Thus special measures, to a large degree, have been recognized in human rights law and various legal systems as a form of redress against state sanctioned or private forms of discrimination that has disadvantaged some groups over others. A recognizable form of gender specific type of special measures in Tanzania is affirmative action.

This has largely taken the form of setting aside quotas for women or other special groups in order that they have a prospect to partake or enjoy opportunities they would otherwise not enjoy. This is common in the education system especially in disciplines that traditionally excluded women. Yet, in the case of the political process, special seats i.e. vitimaalumu introducing a form of quota system to ensure some semblance of gender representation in parliament or local councils are being blasted by men and women alike.

When those opposing special seats expand on their objection it becomes evident that they may not be against women entering political office per say but they object to the current system of operating vitimaalumu. Article 66(1)(b) of the Constitution of the United Republic 1977 provides for special seats for women legislators at the parliamentary level. It requires that women be at least 30 percent of a l l p a r - l i a - mentarians.

Furthermore Article 66(1) (c) requires that at least two out of the five parliamentarians from the Zanzibar House Representatives. Furthermore, sub-article (e) of the same article requires that at least half of the 10 parliamentarians appointed by the President be women.

It has not always followed that the quota is filled since the President has the discretion to appoint the 10 members or not; and at any given time not all available appointments are filled. Article 78(1) provides the process of electing or appointing female legislators under the special seats arrangement. Multi-party politics pursued in Tanzania since 1995 required that the quotas be divided proportionally between parties voted into Parliament among political parties obtaining more than 5 percent of the votes in general or local elections.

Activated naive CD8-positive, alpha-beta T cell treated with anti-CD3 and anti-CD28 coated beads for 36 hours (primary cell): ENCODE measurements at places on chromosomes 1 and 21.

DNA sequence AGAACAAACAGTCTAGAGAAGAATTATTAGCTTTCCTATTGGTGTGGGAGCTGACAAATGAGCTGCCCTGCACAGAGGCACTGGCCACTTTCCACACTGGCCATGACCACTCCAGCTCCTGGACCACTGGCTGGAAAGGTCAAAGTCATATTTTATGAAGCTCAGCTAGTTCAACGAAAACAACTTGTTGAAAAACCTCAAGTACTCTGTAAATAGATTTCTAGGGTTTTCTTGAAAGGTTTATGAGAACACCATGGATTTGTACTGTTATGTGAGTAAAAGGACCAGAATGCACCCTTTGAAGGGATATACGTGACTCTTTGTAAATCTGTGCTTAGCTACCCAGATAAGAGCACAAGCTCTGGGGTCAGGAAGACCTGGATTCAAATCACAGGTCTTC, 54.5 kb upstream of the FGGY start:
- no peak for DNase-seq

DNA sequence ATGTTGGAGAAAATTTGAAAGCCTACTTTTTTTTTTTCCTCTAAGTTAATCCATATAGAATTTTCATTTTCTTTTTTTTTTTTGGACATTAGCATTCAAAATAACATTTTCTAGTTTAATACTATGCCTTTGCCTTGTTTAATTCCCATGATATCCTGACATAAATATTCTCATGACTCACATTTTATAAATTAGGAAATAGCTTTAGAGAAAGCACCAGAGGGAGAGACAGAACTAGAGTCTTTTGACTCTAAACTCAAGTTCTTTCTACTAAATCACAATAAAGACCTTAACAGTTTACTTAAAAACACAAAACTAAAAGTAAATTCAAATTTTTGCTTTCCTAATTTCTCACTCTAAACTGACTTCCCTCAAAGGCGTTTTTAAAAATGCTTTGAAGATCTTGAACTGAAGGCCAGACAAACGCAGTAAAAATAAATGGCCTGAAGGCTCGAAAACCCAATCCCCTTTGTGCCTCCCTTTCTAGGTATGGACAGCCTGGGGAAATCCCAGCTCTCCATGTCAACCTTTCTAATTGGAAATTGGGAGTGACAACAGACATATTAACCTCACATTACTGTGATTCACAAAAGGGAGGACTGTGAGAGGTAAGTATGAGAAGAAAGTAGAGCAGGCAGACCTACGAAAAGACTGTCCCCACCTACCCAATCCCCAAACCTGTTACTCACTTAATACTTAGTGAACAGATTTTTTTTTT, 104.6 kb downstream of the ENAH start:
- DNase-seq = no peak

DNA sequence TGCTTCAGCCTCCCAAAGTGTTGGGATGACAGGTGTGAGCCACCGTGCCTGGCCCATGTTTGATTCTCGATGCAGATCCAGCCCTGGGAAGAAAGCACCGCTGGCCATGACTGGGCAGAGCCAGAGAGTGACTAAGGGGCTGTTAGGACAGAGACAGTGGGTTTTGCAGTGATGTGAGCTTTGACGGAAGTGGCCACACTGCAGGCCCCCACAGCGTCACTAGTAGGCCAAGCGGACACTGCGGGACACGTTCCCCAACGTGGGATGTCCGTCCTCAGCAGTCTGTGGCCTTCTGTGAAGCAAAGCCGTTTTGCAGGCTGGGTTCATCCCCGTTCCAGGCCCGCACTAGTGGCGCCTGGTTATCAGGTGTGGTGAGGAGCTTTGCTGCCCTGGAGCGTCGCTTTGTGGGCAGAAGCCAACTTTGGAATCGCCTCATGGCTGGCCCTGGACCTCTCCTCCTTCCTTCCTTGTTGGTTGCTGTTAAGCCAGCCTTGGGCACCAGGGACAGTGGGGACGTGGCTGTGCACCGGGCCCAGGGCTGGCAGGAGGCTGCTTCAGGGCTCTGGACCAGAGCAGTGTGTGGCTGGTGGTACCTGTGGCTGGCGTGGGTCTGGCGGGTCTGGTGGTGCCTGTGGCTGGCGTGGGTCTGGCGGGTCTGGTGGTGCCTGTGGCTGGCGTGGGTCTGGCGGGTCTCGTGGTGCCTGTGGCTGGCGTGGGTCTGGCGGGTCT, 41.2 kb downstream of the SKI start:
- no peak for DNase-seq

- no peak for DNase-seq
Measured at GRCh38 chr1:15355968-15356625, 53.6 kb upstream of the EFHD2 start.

The expectation by having such an arrangement is that all parties, not just the ruling party, would have an opportunity to benefit from the electoral system.This expectation is yet to be realized. Indeed, everywhere we have visited thus far, the proportion of women who are shehas in the case of Zanzibar or village chairs is negligible when compared to that of men occupying similar posts.At this level there is greater likelihood of seeing women in appointed positions such as the Ward or Village Executive Office (WEO or VEO) than an elected official like the local councillor such as diwani.

Thus if more than 15 years after the proportional representation system has been introduced where more political parties have been able to nominate or appoint women in representative bodies yet similar concerns of partisanship and ineffective representation still dominate popular opinion then certainly the problem of viti maalum is more fundamental than merely one of the incompetent weaker sex.